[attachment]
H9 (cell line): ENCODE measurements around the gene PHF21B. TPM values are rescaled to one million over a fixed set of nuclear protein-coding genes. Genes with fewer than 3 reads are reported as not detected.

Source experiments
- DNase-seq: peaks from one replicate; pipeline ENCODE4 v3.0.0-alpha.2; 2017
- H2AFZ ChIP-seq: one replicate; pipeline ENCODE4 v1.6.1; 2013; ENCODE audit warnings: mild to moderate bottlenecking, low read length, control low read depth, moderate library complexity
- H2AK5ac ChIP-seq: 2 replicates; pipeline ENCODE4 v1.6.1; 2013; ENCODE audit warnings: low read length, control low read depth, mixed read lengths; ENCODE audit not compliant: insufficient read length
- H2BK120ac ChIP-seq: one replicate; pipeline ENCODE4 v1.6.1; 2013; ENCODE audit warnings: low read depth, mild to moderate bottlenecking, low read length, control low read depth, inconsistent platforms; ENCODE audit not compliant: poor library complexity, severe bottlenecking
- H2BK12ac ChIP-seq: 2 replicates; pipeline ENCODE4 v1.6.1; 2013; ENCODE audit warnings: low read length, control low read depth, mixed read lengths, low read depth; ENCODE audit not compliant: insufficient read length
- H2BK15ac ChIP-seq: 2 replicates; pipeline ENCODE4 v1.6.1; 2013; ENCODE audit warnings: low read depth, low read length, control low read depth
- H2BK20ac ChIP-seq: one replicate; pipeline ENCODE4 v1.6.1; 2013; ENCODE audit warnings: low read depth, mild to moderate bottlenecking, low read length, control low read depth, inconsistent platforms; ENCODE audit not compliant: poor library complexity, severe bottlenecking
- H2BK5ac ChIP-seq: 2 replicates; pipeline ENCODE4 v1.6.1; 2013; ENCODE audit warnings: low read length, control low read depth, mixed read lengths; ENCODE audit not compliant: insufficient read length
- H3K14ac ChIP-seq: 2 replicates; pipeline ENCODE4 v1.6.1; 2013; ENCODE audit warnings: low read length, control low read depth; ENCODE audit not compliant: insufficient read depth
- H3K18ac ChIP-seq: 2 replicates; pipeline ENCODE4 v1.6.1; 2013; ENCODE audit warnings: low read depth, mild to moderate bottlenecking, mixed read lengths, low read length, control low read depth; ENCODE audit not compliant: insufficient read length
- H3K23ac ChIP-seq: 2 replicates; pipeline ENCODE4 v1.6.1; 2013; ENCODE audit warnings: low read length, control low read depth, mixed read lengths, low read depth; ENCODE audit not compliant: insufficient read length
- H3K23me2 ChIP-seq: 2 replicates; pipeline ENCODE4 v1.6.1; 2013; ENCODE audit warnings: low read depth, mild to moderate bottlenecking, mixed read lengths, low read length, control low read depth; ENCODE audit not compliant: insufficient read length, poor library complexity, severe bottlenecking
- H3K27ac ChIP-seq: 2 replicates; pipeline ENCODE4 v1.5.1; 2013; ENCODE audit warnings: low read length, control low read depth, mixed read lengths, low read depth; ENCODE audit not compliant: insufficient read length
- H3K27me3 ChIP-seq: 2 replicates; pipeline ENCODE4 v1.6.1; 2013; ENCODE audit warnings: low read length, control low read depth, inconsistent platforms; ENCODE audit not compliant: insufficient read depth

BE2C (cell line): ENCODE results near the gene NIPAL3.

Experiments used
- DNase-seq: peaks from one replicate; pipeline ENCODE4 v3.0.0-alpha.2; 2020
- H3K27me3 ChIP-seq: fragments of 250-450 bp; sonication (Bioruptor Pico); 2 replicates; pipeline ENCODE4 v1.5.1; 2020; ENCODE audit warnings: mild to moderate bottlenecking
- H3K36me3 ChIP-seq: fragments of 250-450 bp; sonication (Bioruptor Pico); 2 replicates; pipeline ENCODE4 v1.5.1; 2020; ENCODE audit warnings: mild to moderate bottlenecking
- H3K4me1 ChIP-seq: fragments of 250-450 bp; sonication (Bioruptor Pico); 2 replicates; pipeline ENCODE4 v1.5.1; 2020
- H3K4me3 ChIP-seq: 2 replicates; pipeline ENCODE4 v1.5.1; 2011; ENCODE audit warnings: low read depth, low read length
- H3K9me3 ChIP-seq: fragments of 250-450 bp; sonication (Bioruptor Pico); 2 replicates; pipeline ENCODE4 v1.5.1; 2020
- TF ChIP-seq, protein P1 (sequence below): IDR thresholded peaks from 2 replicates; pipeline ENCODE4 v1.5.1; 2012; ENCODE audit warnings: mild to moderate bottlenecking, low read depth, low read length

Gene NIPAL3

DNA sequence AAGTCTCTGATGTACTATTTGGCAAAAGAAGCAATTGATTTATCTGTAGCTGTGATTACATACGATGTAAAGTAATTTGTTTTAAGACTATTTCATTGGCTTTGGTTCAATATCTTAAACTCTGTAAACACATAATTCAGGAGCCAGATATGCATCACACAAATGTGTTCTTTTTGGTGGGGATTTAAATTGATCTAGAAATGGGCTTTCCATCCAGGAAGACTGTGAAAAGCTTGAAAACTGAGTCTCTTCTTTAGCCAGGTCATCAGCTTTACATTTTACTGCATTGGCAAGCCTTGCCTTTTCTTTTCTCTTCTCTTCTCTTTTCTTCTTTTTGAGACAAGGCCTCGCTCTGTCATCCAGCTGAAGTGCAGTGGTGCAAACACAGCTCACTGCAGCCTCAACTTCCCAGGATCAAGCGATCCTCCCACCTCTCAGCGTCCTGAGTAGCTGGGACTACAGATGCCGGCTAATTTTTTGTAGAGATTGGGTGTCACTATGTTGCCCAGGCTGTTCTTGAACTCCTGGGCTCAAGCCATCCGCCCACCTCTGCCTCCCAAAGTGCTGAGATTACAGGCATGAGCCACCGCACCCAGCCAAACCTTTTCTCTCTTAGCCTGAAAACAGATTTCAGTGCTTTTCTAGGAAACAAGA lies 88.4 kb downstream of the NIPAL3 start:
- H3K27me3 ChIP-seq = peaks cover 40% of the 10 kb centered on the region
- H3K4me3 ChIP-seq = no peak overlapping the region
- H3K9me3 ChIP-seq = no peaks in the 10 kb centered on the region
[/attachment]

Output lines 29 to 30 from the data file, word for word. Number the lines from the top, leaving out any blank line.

- H3K4me3 ChIP-seq = no peak overlapping the region
- H3K9me3 ChIP-seq = no peaks in the 10 kb centered on the region